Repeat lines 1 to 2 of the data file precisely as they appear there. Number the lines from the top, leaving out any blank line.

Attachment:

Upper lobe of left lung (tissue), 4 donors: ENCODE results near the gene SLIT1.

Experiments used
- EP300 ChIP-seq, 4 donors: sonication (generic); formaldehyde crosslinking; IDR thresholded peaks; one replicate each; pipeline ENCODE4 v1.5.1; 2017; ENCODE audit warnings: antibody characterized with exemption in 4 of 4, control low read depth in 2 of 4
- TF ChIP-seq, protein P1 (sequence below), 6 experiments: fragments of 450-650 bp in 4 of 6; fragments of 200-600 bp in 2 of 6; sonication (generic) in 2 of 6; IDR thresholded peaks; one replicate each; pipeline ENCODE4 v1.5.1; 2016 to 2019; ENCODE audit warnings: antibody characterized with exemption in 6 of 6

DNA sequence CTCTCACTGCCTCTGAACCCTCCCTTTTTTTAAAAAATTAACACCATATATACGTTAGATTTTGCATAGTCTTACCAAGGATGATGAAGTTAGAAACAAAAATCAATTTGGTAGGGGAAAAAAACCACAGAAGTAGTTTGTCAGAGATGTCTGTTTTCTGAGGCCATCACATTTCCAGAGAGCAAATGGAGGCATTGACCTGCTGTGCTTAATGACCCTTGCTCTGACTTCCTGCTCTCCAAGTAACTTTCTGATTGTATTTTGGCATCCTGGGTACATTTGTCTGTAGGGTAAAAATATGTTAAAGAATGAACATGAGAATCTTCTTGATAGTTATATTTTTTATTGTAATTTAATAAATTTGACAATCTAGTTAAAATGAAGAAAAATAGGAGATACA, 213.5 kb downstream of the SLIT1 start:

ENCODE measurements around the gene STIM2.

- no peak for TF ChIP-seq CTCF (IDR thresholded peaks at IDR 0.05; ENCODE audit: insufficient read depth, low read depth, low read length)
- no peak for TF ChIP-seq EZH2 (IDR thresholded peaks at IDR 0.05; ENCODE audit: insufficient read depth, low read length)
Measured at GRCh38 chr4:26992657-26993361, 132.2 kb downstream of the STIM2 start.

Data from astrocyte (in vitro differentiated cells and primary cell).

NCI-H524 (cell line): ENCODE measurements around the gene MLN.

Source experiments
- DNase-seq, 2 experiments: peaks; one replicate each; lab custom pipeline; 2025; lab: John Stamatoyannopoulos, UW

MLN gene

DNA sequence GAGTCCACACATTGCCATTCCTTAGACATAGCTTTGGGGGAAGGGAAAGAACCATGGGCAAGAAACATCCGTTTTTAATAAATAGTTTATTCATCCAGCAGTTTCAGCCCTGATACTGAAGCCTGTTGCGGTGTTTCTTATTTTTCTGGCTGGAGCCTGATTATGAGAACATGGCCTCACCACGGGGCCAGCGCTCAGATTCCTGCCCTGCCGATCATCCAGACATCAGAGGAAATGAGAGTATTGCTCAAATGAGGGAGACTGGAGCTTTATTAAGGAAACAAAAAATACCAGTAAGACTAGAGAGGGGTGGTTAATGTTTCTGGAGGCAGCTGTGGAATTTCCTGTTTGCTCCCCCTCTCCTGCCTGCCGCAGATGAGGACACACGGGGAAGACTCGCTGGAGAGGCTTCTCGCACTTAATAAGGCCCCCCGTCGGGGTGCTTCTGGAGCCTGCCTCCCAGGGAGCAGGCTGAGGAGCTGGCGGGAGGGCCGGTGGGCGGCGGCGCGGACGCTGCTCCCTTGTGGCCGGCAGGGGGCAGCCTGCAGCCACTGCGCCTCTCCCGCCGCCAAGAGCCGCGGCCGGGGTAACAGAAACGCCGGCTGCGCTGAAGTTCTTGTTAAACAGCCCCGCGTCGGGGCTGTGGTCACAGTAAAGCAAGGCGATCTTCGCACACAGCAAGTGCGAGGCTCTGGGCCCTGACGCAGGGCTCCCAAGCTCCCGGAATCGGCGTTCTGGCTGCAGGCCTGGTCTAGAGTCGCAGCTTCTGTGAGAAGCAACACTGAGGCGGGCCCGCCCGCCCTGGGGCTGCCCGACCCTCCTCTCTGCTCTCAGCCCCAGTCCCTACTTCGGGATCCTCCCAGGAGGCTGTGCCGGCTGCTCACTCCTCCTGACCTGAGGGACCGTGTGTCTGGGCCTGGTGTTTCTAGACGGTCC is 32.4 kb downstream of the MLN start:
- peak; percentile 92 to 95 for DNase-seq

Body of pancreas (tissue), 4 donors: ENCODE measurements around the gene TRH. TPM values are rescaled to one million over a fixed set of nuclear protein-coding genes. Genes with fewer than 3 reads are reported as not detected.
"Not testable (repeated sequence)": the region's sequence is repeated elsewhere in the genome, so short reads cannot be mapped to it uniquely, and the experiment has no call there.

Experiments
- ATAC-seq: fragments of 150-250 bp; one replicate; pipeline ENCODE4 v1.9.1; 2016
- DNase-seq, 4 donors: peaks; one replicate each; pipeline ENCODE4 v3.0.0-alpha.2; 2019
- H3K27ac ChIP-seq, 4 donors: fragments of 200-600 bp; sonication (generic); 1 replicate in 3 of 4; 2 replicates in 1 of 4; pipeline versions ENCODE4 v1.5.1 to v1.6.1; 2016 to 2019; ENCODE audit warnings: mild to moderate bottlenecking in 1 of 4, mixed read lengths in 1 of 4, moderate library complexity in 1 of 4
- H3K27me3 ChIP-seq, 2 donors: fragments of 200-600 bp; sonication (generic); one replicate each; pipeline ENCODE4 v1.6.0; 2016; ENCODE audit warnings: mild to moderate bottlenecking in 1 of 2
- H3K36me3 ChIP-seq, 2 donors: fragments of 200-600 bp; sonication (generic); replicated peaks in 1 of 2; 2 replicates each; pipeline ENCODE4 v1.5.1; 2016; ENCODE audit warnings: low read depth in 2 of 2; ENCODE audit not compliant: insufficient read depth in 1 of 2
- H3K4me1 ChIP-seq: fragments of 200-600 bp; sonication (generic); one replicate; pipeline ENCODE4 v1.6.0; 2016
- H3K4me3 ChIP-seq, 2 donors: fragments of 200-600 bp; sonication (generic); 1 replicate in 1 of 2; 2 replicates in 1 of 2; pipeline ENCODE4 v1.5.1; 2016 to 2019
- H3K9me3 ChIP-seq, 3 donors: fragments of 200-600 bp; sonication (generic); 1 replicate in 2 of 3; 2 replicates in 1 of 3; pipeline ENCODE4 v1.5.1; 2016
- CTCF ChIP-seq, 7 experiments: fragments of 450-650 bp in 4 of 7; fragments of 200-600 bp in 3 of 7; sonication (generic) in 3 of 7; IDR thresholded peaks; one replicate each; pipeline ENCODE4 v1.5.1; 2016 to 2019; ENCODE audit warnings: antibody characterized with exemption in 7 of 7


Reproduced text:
Upper lobe of left lung (tissue), 4 donors: ENCODE results near the gene SLIT1.

Experiments used